At least 20,000 teachers and their supporters demonstrated in Tel Aviv on Monday evening for higher pay and better working conditions in part of a series of actions led by the Israel Teachers Union.
Government and union officials are currently negotiating a new salary agreement as part of the upcoming state budget. The union has threatened to strike several times in recent days in an attempt to tip the scales in the talks.
“Our gathering together – teachers from Metula to Eilat, Jews and Arabs, right and left – is nothing short of a sound of alarm. The education system is bleeding to death. It is on the verge of collapsing,” said teachers union head Yaffa Ben David at the protest.
Ben David says Israel’s education system lacks some 8,000 teachers and assistants, particularly in kindergartens and elementary schools.
“We came here to say to the Israeli government – Enough! Help! Enough disrespect! Enough disengagement!” Ben David added.
At the heart of the tug-of-war lies planned Finance Ministry reforms to reduce the power of the teachers union in addition to shrinking the pay gap between veteran and new teachers.
Finance Minister Avigdor Liberman has called the current pay difference “unreasonable.”
“We can’t keep having it this way — where time spent in the job is the only parameter for raising one’s salary. We have to insert a parameter of competence, as well,” Liberman said at a press conference on Sunday.
The frail coalition to which Liberman belongs, however, may yet undermine his goals. Education Minister Yifat Shasha-Biton has threatened to vote against the budget unless the teachers’ demands are substantively met.
“Only the Education Ministry sets education policy. Without a significant improvement in teachers’ salaries – the state budget will not pass,” Shasha-Biton threatened, according to the Ynet daily.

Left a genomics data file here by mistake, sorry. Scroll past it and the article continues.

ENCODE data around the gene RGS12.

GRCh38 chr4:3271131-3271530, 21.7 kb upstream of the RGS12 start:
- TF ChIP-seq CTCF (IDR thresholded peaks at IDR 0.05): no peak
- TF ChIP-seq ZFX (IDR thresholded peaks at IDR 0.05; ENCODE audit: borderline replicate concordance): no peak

Union manager Ben David has made the rounds in Hebrew media insisting that Israeli teachers are paid two-thirds less than the average for OECD countries, a commonly cited index of wealthy economies.
But an analysis by the Kan public broadcaster found that the gap is much smaller once a more nuanced breakdown — accounting for bonuses and added pay for experience — is made. Israeli teachers were actually paid as much or more per as the average teacher in OECD countries, the network concluded.
To further complicate matters, schools around the country are facing a significant teacher shortage.
At Tel Aviv’s Ahavat Zion, for example, parents were notified this week that the elementary school was short three teachers for next year. “I’ve never had such a hard time hiring,” Tali Tamri Geva told the Haaretz daily. “Instead of focusing on focusing on pedagogy, I find myself, along with many other managers, busy advertising jobs whenever possible. “Apart from lying on the floor and begging, I’ve done everything.”